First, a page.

• If you're ready to read widely: as well as the above bios, Donald Thomas and Morton N Cohen allow themselves to speculate more freely. If it came to a choice between those two I'd keep the MNC book, because it's more exhaustive, and also because MNC keeps Lewis Carroll centre stage when DT prefers to switch to covering late 20th century moral panics.

Friday, February 20, 2015

Sylvie and Bruno

He thought he saw a Banker's Clerk
Descending from the bus:
He looked again, and found it was
A Hippopotamus.
'If this should stay to dine,' he said,
'There won't be much for us!'

If you're still reading this blog then you're probably familiar with that verse, or one of the others from the same poem, and you may well know that it's by Lewis Carroll. But it's quite possible you've never heard of Sylvie and Bruno/Sylvie and Bruno Concluded which it comes from.

I've become completely fascinated by this book, which is the Carry On Dick of Lewis Carroll's works - if COD hadn't just been a pile of crap, but additionally no-one had ever heard of it except hardcore Carry On fans.

Michael Bakewell's bio describes it as 'like a wrecked treasure ship', and herewith the best net remarks on it I've found so far - http://mural.uv.es/anma/failure.html.

Sunday, February 08, 2015

Big thinking...

I've put the Big Thinker to work generating an index of the Naive Avengersthon posts for your convenience.

Thursday, January 29, 2015

The Ones Who Stand In The Lobby At Omelas

I write down all my interesting dreams in a notebook, and I give the best ones titles. Early this morning I dreamt one that I immediately entitled The Ones Who Stand In The Lobby At Omelas:

I'd been invited to the opening of this massive skyscraper designed by an utterly wanky architect who always put whimsical things like rubber ducks or teddy bears on the very pinnacle of his buildings. In this one, it had a massive pillar base so the 'ground floor' lobby was like 50 storeys off the ground.

I'm mingling with all the yacking hipster cunts at the reception in the lobby, when apocalyptic floods break out all across the Earth. All the others flee into the main part of the building, but I just stand there as hordes of desperate survivors come stampeding up the stairs from outside and press themselves against the impenetrable lobby doors. They're all just getting crushed to death and everyone is drowning outside.

I could open the doors, and there are lifts, which I could send down to rescue more people, or I could go down there myself.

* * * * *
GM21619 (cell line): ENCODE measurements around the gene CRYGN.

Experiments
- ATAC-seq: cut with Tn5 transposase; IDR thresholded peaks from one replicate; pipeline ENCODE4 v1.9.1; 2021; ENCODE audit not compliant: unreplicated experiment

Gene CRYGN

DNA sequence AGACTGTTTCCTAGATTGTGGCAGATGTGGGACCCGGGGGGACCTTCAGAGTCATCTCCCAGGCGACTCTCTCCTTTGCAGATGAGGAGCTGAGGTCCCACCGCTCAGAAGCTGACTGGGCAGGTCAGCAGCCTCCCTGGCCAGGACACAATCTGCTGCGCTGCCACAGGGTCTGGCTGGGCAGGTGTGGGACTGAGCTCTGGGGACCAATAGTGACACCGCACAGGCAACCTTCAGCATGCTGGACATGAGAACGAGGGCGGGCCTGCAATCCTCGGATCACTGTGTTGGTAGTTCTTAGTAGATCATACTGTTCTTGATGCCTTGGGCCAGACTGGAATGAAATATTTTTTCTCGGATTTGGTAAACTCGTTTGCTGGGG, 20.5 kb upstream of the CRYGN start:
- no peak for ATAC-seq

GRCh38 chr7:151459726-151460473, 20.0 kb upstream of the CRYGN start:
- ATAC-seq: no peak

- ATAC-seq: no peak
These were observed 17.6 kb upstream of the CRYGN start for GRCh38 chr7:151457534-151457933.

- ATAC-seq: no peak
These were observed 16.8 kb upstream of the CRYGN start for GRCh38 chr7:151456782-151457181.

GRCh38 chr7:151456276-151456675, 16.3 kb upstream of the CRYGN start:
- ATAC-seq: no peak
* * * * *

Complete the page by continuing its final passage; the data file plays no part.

Or I could go into the main part of the building and survive luxuriously, but I'd be shut in the building with hipster cunts for the rest of my life. And they'd taunt me for not acting in accordance with my principles.

If I let the hordes in, there wouldn't be enough food, and everyone would die anyway, including me.

So I'm just standing there in front of the interior doors, looking at all these refugees dying, and unable to decide what to do.

There isn't a punchline I'm afraid, I woke up, which was just as well as I'd still be standing there otherwise.

Friday, January 23, 2015

LotR and DW

People from the excellent BBC Radio 4 production of Lord of the Rings (1981, repeated 1987 and 2003 and available on CD) who have also been in DW:
  • Peter Howell (Saruman) - The Mutants (The Investigator)
  • Jack May (Théoden) - The Space Pirates (General Hermack)
  • Patrick Barr (Gamling) - The Moonbase (Hobson)
  • Gerard Murphy (Narrator) - Silver Nemesis (Richard)
  • Stephen Thorne (Treebeard) - The Daemons (Azal), The Three Doctors (Omega), The Hand of Fear (male Eldrad)
  • David Collings (Legolas) - The Robots of Death (Poul), Mawdryn Undead (Mawdryn)
  • Donald Gee (Radagast) - of course Monster of Peladon (Eckersley)! and also The Space Pirates apparently
  • Michael Spice (Háma) The Talons of Weng-Chiang (Weng-Chiang), The Brain of Morbius (Morbius voice)
  • Philip Voss (Lord of the Nazgûl) - The Dominators (Wahed)
And honourable mention to:
  • Pauline Letts (Ioreth) (Barry Letts' sister, it seems) ubiquitous in BBC radio drama for several decades
  • Peter Woodthorpe (Gollum) - one or more voice parts in Radio 4's Whatever Happened To... Susan Foreman (1994)
Not Doctor Who but still genre:
  • Peter Howell - also played the Professor in the Prisoner ep The General
  • Jack May - in the Avengers ep The Secrets Broker, and went on to a secure berth in The Archers
  • David Collings - Silver in Sapphire and Steel
  • Michael Graham Cox (Boromir) - also Boromir in Ralph Bakshi's animated LotR
  • Peter Woodthorpe again - also Gollum'd for RB
  • Marian Diamond (Galadriel) - one of the motorcycle enthusiasts in the Avengers ep Build A Better Mousetrap
Not Doctor Who, or genre, but deserving honourable mention - the 1986 Radio 4 production of The Adventures of Baron Munchhausen:
  • Peter Woodthorpe as the postillion
  • John Church (Gaffer Gamgee) as King George and God
(thanks to a certain Zoner for the Philip Voss information)